Illuminated Aleph Bookmark by Jean-Jacques LEVI

Biblical Genealogy: From Judah to Bustanai

Each entry is supposed to be the son or daughter of the previous entries. Subentries are used for people with multiple wives.

Note: This information matches up with the Yikhus Letter in the possession of the Sans Hassidim (Zans Khassidim). See The ESKELES Genealogy by Zeev ESHKOLOT which goes through R. Bezaelel Ben Yaacov. This information may deviate from the lineage claimed by the descendants of Rashi. The information through Pedayiah match with biblical accounts. From there though the end of this page (R. Yoseph I) appear many names from the periods of the second Temple, Tanaim, Amoraim, Savoraim, and Babylonian Geonim. Although Paul J. JACOBI comments that these may "reflect, though from afar only, some bits of tradition, such as on teacher-pupil (as opposed against father-son) relationship."

  1. Horace Vernet (French, 1789-1863) Judah and Tamar, oil on canvas, Wallace Collection, London. Judah (Yehudah) (King of Goshen) son of the Patriarch Jacob (Ya'akov) (b. 15 Sivan 2195 = 1565 B.C.E., d. 2314/2324 = 1440 B.C.E.) Descendants numbered 74,600 adults at the time of the Exodus. Genesis 29:35.
  2. Parez (Peretz) (b. 2228 after creation Canaan). Children: Hezron (Chatzron) and Hamul (Chamol).
  3. Hezron (Chatzron) (b. 2236 after creation Canaan) married the daughter of Nachit
  4. Ram (b. Egypt) married Miss.
  5. Aminadab ('Aminadav) (b. Egypt). Children: Nachshon, and Elisheba (married Aaron the High Priest, brother of Moses)
  6. Nachshon (b. Egypt), Prince of the tribe of Judah during the Exodus (16 Nisan 2448, 1230 B.C.E.) from Egypt. Jumped into the Red Sea at which point to waters were split. Torah was given to the Jewish people 6 Sivan 2448.
  7. Salmon (Salma) (Shalmon) (nephew of Aaron [Aharon]) married Rachab (the harlot of Jericho). He lived during the period of Judges (Shoftim).
  8. Ruth bows to Boaz, Ruth tripytch center panel (detail),by Thomas Matthew Rooke (1842-1942), Tate Gallery, London. Boaz (Bo'az) (b. 2489 after creation, d. about 2789 after creation) married Ruth (b. Moab) daughter of King 'Eglon of Moab, descendant of Moab (son of Lot, nephew of Abraham). Ruth was the widow of Mahlon son of Abimelech (Avimelekh) and Naomi (Ne'omi) who was also known as Mara. Ruth died during the reign of King Solomon.
  9. Obed ('Oved) (b. around 2789 after creation).
  10. Jesse (Yishay) married Nahash (Natzbath) daughter of 'Edal. Children: Eliab, Abinadab, Chimea, Nethnal, Raddai, Ocem, David, Cerouya, Abigail, Zeruiah
  11. King David King David (b. 2854 after creation, 1048 B.C.E., ruled Israel and Judah from 2883 after creation until his death on Shabbat 2924 after creation, 973 B.C.E.). Shephard. Annointed by Samuel. Played harp for King Saul (Shaul). Defeated Goliath the Philistine. Ruled 7 years 6 months in Hebron [Chevron]. Ruled 33 years in Jerusalem. 10 wives.
  12. The Judgement of Solomon by Gustav Dore King Solomon (Shlomo) (b. 2912 after creation, 1015 B.C.E., ruled Israel and Judah from 2924 after creation, 973 B.C.E., to his death 2964 after creation, 933 B.C.E.). King Solomon had a harem of 1000 secondary-wives, and 7 primary wives listed below. King Solomon built the First Temple in Jerusalem (2928 to 2935 after creation).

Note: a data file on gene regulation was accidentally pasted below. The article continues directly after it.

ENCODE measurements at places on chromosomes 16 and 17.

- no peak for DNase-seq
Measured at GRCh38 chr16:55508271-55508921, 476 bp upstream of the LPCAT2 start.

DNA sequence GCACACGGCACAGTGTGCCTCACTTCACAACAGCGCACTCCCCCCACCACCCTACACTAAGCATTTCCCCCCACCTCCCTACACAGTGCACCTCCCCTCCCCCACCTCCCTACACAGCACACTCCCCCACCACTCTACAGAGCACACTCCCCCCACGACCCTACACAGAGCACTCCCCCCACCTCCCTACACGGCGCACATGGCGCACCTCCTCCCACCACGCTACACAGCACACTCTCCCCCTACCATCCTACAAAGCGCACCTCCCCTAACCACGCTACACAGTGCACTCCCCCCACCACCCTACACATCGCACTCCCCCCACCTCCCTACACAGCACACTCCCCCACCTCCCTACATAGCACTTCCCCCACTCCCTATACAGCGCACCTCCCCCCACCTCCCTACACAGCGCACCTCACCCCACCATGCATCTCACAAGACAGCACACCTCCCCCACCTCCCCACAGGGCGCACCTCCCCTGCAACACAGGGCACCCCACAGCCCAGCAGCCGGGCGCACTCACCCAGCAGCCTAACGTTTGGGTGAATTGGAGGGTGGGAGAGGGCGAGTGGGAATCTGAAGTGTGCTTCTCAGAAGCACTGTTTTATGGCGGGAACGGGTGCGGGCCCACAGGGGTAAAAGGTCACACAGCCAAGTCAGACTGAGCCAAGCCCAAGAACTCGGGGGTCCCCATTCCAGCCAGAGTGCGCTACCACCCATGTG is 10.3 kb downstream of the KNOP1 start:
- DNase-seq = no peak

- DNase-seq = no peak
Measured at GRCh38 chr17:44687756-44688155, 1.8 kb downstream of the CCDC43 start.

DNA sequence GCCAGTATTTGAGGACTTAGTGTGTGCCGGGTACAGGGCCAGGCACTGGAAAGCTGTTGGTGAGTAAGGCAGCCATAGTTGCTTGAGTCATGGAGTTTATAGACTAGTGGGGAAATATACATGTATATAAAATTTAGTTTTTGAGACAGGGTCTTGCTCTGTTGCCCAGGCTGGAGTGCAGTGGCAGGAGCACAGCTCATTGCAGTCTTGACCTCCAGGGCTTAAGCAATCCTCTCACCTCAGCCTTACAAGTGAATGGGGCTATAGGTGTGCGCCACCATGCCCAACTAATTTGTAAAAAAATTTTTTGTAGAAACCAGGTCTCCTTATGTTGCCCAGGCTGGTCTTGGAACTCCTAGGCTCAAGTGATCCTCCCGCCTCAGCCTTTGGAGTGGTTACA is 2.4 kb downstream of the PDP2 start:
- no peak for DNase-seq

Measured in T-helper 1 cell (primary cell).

13. King Rehobam (Rekhav'an) (Rehoboam) (b. 976 B.C.E., ruled Judah 933-913 B.C.E.). After the death of his father 2964 after creation, the Kingdom was divided into two parts Israel and Judah (Yehudah).
  14. King Abijah (Aviya, Abijam, Abia) (b. 957 B.C.E., ruled Judah 913-911 B.C.E.). He had 14 wives, 22 sons & 16 daughters. His primary wife was Ana (cousin), daughter of Ahimaaz the Naphalite, and his wife, Basemath, King Solomon’s daughter. It is through her, Ana, the bloodline of the Egyptian pharaohs enters into the veins of the Jewish royal house. The name of King Abijah’s wife, Ana, is not given in the “Masoretic Text”, but is given in the “Septuagint Text” (3 Ki 15:10). [Note: I & II “Samuel” in the “MT” is I & II “Kings” in the “Septuagint Text”; and III & IV “Kings” in the “Septuagint Text” is I & II “Kings” in the “MT”.] King Abijah and Queen Ana had son Asa.
  15. King Asa (b. 955(?) B.C.E., ruled Judah 911-869 B.C.E.) His grandmother, Michaiah (Maachah), is called his “mother” in the “Masoretic Text” (1 Ki 15:9-10), but here the term “mother” is used in a loose sense. This has caused some confusion since the “MT” does not give his mother’s name, however, the “Septuagint Text” corrects this by giving his mother’s name. The confusion was created by the fact that his wife Ana died before her husband’s succession. (Note: Ana daughter of Ahimmaaz son of Aibra son of Shebuel was a descendant of Moses's son Eliezar.) King Asa's grandmother, Michaiah (Maachah), the queen-mother of his father’s reign, was still alive, and, in the absence of Asa’s mother, Ana, filled a vacuum in the royal court. There was no such office of “queen-mother” in the Hebrew monarchy; which is the reason that the mothers of the “northern kings” are seldom mentioned but in passing, whereas, the mothers of the “southern kings” are nearly always given by name. He married Azuba, daughter of Shilhi, one of the sons of Jeroboam, the rebel Hebrew king, an Ephraimite, whose father fled south to Judah during the massacre of King Jeroboam’s House by the usurper Baasha where he and his family found refuge. They had a son Jehoshaphat.
  16. King Jehosaphat (Jehoshaphat) (b. 917 B.C.E., ruled Judah 873-848 B.C.E., co-regent with his father 873-869 B.C.E.). Wife's name unknown.